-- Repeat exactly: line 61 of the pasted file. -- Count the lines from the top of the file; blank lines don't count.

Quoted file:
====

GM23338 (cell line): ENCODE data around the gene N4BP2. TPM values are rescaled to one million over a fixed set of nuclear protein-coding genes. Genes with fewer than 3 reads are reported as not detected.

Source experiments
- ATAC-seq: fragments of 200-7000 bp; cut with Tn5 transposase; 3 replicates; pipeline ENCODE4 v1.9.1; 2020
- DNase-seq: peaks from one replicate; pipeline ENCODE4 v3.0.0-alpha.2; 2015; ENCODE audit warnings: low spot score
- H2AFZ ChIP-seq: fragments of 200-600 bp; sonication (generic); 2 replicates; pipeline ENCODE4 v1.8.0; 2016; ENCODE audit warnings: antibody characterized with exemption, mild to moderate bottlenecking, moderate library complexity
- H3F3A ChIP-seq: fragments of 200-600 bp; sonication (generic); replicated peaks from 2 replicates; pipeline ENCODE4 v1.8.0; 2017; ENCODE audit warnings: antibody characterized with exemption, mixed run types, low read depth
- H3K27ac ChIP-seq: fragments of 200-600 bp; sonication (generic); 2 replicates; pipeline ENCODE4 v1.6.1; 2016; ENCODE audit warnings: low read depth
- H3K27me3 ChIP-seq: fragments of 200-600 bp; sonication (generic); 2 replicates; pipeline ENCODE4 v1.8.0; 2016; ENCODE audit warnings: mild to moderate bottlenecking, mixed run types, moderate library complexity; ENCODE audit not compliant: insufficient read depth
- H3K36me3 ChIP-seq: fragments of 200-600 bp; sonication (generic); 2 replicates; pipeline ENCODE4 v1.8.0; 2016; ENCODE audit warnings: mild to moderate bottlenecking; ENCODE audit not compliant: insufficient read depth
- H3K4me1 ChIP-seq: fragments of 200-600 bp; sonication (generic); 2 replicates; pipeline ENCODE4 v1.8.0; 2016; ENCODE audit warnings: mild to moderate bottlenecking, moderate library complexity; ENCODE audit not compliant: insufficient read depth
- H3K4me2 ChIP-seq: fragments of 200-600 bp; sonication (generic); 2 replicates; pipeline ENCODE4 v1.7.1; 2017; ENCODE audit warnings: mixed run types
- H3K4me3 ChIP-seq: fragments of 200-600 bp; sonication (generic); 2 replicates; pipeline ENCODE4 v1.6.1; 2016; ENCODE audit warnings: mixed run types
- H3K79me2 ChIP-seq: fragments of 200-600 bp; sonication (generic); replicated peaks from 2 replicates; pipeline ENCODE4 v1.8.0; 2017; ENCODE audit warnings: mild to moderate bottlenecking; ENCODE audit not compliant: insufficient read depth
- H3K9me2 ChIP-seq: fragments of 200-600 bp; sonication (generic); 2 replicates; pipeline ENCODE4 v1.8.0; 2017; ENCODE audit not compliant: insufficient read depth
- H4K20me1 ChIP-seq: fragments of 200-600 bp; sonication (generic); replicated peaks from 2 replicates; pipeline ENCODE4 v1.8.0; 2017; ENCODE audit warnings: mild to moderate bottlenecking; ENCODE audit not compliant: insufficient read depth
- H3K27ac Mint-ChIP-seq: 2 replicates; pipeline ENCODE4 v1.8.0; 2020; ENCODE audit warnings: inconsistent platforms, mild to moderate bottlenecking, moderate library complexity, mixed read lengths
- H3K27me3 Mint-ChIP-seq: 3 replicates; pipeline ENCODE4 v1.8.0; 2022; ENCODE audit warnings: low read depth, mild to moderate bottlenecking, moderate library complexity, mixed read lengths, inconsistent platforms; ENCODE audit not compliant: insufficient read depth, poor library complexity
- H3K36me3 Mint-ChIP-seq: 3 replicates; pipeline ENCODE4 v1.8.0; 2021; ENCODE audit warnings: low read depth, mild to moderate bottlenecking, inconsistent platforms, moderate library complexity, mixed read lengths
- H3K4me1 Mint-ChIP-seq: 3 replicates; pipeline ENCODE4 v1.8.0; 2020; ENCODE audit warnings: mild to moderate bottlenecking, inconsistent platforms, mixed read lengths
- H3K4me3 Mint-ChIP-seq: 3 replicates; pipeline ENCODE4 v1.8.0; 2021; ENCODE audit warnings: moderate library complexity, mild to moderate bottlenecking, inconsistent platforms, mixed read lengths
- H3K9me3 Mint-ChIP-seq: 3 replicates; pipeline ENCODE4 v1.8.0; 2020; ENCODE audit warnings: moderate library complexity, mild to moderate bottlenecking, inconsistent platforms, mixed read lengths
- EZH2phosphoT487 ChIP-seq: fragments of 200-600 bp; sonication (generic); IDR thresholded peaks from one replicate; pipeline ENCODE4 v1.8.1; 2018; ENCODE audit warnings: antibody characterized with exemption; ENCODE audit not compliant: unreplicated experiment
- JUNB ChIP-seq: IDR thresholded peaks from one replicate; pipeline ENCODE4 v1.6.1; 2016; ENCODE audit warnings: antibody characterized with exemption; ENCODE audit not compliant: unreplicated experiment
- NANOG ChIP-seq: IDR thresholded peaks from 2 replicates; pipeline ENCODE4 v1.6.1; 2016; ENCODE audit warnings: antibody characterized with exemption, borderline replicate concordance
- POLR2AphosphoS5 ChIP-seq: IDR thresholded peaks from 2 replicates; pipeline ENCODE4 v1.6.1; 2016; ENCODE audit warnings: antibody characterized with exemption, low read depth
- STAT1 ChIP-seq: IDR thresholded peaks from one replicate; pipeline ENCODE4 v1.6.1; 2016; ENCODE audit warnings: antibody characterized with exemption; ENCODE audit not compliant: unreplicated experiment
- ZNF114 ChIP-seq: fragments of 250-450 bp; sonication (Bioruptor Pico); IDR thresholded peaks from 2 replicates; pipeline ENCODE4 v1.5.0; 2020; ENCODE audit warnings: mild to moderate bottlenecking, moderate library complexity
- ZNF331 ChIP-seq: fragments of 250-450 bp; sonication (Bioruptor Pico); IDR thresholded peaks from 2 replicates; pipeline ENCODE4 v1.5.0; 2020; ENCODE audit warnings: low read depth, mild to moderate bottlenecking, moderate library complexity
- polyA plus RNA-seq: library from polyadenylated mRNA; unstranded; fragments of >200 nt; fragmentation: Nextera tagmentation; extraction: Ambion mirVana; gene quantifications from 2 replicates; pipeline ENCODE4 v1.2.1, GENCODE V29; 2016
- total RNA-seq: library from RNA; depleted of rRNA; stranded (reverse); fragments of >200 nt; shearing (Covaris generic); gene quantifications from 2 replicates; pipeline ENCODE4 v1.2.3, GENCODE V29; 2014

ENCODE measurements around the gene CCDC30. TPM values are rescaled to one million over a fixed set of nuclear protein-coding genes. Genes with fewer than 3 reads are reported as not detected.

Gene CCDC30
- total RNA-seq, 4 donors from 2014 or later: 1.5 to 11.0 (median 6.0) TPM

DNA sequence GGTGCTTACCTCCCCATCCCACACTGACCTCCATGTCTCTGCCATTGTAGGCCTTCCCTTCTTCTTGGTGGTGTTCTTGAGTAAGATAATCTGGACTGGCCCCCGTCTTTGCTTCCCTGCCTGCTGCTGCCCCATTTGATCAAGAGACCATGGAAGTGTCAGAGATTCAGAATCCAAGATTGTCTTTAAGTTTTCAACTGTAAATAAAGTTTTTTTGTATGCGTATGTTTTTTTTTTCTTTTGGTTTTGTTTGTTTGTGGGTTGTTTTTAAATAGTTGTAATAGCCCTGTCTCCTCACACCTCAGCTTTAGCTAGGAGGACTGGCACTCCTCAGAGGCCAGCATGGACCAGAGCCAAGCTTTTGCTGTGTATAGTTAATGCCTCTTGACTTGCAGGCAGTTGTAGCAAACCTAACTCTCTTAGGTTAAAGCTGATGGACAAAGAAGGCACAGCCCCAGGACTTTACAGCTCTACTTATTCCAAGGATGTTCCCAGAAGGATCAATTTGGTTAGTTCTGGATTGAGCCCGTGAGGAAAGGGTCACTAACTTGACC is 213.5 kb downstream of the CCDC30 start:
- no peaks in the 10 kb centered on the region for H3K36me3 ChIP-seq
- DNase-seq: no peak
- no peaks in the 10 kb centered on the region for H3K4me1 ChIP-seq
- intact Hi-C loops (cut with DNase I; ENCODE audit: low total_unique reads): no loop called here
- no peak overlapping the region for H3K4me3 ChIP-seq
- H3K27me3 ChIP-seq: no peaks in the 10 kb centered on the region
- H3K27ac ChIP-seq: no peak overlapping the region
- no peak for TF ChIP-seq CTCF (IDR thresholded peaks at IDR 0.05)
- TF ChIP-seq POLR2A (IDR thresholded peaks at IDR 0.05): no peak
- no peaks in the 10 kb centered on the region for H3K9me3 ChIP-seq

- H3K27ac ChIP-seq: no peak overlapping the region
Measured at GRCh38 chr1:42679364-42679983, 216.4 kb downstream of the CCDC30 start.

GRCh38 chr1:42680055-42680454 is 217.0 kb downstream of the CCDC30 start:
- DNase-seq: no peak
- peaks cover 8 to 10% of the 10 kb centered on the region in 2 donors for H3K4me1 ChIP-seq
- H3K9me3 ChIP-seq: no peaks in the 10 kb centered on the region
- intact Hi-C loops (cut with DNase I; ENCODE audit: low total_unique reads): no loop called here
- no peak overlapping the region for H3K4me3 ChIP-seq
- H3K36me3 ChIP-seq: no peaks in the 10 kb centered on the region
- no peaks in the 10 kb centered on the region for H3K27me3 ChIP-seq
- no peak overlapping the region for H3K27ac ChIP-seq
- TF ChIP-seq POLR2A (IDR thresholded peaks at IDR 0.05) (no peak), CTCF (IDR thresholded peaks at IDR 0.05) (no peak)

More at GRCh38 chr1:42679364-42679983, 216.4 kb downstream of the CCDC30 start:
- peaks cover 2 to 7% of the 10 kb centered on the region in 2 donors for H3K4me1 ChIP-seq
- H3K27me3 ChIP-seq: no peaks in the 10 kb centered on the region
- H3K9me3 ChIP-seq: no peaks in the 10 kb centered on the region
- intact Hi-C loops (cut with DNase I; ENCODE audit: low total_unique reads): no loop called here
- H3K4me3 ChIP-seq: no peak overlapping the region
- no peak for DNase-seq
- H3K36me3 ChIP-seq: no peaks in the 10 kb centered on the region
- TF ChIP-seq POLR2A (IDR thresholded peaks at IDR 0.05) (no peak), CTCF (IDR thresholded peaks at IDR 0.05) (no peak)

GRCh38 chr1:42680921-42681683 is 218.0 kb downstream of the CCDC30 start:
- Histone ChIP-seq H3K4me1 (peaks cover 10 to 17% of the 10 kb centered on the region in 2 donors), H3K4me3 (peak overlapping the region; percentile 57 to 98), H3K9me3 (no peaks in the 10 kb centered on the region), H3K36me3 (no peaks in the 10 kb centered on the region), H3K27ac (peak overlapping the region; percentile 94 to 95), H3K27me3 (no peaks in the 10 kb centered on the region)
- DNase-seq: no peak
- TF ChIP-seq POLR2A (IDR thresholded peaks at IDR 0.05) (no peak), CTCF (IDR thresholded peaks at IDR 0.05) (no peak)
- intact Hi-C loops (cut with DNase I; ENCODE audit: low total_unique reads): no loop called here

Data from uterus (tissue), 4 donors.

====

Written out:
- intact Hi-C loops (cut with DNase I; ENCODE audit: low total_unique reads): no loop called here